Sponsored By

March 28, 1999

8 Min Read
When the union comes knocking:  Part II

There are few companies that welcome a union with open arms when one comes knocking on the door. Many molding company owners feel unions are out of touch with the real business world, that union leaders completely ignore the economics of what it takes to be profitable and use mob rule to get what they think their members deserve.

So what can a company do to ward off unionization? The best protection a company has is to perform what David Miller, a labor relations attorney with the law firm of Baker & Daniels in Indianapolis, calls “preventive labor relations” to convince employees that a union is not necessary. It involves educating employees on a daily basis that yours is a top-notch company to work for and there is nothing anyone outside the company can do to make it better.

Miller, who worked for the National Labor Relations Board (NLRB) for five years prior to going into private labor law practice in 1976, notes that 90 percent of union campaigns begin with employees going to the union and asking for help. Usually this stems from employee dissatisfaction with the employer or an immediate supervisor.

“They are unhappy about the way their management treats them or doesn’t listen to their issues,” says Miller. “Rarely does it have to do with wages and benefits.”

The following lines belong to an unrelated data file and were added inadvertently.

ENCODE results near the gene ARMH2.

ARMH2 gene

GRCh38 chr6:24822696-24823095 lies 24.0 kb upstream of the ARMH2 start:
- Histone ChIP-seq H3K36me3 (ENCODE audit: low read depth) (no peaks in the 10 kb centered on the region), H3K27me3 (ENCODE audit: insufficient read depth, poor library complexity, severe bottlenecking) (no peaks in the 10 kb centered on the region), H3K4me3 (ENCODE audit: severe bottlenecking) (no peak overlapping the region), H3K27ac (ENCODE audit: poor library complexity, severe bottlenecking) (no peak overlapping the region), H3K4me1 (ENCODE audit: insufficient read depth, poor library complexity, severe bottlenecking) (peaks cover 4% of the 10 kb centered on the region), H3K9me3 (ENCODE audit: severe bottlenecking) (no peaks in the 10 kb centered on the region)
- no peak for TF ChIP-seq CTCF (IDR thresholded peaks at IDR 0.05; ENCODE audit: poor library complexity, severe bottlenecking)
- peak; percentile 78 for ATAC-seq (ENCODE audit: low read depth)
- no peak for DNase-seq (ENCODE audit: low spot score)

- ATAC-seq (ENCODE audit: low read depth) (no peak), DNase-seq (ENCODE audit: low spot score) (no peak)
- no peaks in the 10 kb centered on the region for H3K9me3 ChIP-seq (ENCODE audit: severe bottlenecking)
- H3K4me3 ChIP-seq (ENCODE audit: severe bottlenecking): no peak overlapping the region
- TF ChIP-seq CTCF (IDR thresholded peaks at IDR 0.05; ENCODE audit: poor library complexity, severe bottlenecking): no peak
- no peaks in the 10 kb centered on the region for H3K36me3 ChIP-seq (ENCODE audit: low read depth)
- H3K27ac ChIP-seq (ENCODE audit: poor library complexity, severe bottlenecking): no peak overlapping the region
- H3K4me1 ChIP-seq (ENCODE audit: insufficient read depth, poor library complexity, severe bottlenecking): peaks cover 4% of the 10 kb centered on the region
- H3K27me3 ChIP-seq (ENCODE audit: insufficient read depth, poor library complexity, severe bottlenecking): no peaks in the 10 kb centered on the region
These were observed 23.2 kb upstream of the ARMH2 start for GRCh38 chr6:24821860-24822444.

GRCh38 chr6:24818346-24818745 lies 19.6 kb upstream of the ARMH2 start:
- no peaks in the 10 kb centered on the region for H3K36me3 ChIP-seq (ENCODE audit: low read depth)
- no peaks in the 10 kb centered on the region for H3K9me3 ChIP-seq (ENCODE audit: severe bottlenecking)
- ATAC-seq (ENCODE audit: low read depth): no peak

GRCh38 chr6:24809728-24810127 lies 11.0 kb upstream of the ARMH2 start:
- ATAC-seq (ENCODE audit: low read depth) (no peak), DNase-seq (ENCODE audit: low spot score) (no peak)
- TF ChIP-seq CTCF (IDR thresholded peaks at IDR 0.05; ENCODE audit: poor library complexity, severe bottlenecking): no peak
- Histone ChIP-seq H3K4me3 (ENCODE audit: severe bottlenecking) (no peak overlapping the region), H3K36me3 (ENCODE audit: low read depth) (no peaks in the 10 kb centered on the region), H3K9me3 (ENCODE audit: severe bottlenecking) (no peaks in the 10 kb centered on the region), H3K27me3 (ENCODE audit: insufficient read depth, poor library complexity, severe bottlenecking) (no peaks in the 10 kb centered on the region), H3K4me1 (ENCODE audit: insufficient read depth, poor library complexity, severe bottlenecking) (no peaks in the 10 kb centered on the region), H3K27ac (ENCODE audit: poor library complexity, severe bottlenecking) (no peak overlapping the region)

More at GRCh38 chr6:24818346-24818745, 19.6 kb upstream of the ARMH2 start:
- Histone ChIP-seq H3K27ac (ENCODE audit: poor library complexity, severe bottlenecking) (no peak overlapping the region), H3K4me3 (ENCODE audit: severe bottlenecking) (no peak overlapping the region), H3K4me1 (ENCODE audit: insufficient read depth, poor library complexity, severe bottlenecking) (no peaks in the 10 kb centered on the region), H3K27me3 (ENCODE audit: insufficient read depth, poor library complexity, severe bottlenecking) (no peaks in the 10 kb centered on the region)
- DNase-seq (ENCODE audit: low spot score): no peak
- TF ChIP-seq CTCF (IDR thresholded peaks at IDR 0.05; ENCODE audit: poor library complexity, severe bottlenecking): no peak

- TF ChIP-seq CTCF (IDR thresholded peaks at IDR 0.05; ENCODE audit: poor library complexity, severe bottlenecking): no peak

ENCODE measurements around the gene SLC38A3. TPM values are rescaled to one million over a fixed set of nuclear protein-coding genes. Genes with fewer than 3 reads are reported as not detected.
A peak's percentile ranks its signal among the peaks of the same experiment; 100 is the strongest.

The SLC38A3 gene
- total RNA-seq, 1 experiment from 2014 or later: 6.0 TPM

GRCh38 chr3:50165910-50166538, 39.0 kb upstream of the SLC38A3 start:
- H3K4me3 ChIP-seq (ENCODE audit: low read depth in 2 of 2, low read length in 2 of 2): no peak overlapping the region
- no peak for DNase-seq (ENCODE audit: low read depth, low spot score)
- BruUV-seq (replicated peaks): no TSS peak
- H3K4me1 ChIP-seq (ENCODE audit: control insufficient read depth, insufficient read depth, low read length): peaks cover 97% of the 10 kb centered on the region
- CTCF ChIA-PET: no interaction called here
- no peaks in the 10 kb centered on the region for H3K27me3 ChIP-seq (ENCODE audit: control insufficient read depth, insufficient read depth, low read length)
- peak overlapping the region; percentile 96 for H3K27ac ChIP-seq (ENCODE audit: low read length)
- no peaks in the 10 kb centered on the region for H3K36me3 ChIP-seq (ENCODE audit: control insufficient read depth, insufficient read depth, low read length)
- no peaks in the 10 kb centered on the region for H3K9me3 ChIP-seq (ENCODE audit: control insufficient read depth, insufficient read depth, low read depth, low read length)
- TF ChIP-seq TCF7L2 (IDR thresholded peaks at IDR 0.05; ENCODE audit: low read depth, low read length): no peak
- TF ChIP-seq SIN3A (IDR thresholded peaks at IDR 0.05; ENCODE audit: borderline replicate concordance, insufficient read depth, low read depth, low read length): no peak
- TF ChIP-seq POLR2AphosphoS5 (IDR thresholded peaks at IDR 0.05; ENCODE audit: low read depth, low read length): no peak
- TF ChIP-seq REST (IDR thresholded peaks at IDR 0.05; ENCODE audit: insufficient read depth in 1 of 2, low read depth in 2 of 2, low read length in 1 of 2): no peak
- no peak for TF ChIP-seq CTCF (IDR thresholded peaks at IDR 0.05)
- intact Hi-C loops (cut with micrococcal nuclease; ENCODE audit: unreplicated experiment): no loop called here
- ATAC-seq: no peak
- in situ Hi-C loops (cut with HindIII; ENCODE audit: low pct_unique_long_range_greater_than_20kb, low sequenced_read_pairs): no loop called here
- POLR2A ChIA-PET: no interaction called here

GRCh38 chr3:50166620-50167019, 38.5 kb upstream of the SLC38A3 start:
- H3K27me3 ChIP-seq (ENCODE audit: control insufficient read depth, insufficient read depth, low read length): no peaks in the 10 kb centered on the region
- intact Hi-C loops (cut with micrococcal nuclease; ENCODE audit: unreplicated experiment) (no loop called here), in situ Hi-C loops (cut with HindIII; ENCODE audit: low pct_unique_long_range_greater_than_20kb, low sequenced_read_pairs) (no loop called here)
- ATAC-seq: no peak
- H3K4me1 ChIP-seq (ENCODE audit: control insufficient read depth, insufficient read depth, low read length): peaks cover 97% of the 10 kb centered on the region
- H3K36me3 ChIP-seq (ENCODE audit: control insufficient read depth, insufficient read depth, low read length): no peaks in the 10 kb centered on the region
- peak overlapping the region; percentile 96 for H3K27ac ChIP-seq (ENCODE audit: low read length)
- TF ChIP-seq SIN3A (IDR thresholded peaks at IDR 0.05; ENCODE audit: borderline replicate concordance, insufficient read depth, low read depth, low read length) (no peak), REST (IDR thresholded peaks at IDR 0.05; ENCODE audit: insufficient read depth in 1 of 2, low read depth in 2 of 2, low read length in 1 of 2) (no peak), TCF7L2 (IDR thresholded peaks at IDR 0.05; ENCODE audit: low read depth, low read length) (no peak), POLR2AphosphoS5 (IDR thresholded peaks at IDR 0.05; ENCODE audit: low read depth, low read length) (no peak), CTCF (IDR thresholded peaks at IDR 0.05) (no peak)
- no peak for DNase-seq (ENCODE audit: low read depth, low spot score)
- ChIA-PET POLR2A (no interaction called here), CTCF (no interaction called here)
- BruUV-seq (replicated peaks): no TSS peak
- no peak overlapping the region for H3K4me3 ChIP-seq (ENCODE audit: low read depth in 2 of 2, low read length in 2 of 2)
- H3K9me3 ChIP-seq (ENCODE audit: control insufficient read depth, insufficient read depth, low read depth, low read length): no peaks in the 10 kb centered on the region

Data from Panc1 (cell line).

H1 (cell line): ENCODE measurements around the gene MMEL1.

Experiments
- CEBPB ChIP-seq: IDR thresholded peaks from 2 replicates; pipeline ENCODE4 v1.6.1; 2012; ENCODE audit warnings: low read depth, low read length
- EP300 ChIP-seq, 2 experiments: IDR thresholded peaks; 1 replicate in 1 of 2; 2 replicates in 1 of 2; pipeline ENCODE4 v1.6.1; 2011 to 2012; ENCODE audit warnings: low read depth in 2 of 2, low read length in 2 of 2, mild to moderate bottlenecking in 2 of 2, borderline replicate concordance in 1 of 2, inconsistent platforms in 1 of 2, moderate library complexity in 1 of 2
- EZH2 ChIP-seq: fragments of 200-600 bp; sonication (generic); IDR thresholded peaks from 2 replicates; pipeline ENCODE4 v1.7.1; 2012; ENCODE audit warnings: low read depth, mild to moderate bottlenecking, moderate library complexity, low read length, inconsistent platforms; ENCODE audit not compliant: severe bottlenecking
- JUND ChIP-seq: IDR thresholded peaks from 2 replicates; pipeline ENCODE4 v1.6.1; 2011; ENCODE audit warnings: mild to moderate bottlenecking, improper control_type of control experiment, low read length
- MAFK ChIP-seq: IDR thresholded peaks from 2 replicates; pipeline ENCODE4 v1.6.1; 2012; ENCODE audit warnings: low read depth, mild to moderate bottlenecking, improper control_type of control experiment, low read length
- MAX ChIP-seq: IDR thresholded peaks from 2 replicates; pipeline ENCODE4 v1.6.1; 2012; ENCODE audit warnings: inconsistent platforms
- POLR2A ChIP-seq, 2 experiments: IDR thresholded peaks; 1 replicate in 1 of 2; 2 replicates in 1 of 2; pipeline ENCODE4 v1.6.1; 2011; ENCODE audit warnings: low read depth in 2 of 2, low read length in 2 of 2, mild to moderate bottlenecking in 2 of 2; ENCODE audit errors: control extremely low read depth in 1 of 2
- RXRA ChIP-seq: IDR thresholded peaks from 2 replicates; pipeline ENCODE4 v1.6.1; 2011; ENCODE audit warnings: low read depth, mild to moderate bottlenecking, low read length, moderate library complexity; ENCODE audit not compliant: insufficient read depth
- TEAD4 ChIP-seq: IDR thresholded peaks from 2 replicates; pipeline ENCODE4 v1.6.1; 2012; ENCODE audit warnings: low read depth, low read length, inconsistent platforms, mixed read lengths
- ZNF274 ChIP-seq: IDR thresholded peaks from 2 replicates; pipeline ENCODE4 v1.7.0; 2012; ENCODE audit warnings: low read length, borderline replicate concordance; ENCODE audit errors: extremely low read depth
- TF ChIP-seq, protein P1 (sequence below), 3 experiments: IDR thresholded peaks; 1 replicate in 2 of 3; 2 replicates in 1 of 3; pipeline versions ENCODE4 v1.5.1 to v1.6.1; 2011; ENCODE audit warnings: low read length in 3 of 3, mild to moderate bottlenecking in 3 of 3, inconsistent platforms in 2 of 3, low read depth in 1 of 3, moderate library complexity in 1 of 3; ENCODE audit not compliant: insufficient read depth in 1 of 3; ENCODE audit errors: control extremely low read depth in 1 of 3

Management, on an ongoing basis, needs to train supervisors to treat people fairly, equally, and with respect. Miller has a program he calls “Management Listens,” which teaches management how to really listen and respond to employees’ problems and issues. If these programs are implemented, a company will never have a union, Miller promises.

The Wolf at the Door

What if the union is already knocking? There are still legal options even at this stage, says Miller.

The union will want your employees to sign cards asking for representation. When the union has signed cards from 50 to 55 percent of employees, it will call for a vote in five to six weeks. During that time, the law allows you to wage a vigorous campaign to educate your employees about why a union wouldn’t be good for them.

“As long as you don’t make any promises or threats, you can say almost anything you want,” explains Miller.

That includes telling them about other companies that have closed their doors or moved plants to other locations because of an inability to be competitive as a result of union activity. You can point out what is good about the wages and benefits they currently have and explain that wages and benefits can be reduced during contract negotiations. You can tell them that if they decide to strike you can hire other workers, orthat medical benefits can be canceled during the strike.

When employees understand the risk of lost wages and benefits weighed against what you are offering them, it is more likely they will favor management. Miller notes, “If you catch union activity early enough you can even prevent employees from signing cards at all.”

Miller advises to keep employees focused on those issues of self-interest. “If you can get through the emotion that drove them to ask for union representation in the first place, focus on the employees’ self-interest—not on the company and not on the union—and get them to understand that a union is not in their best self-interest, they will understand those issues and most likely vote the union down.”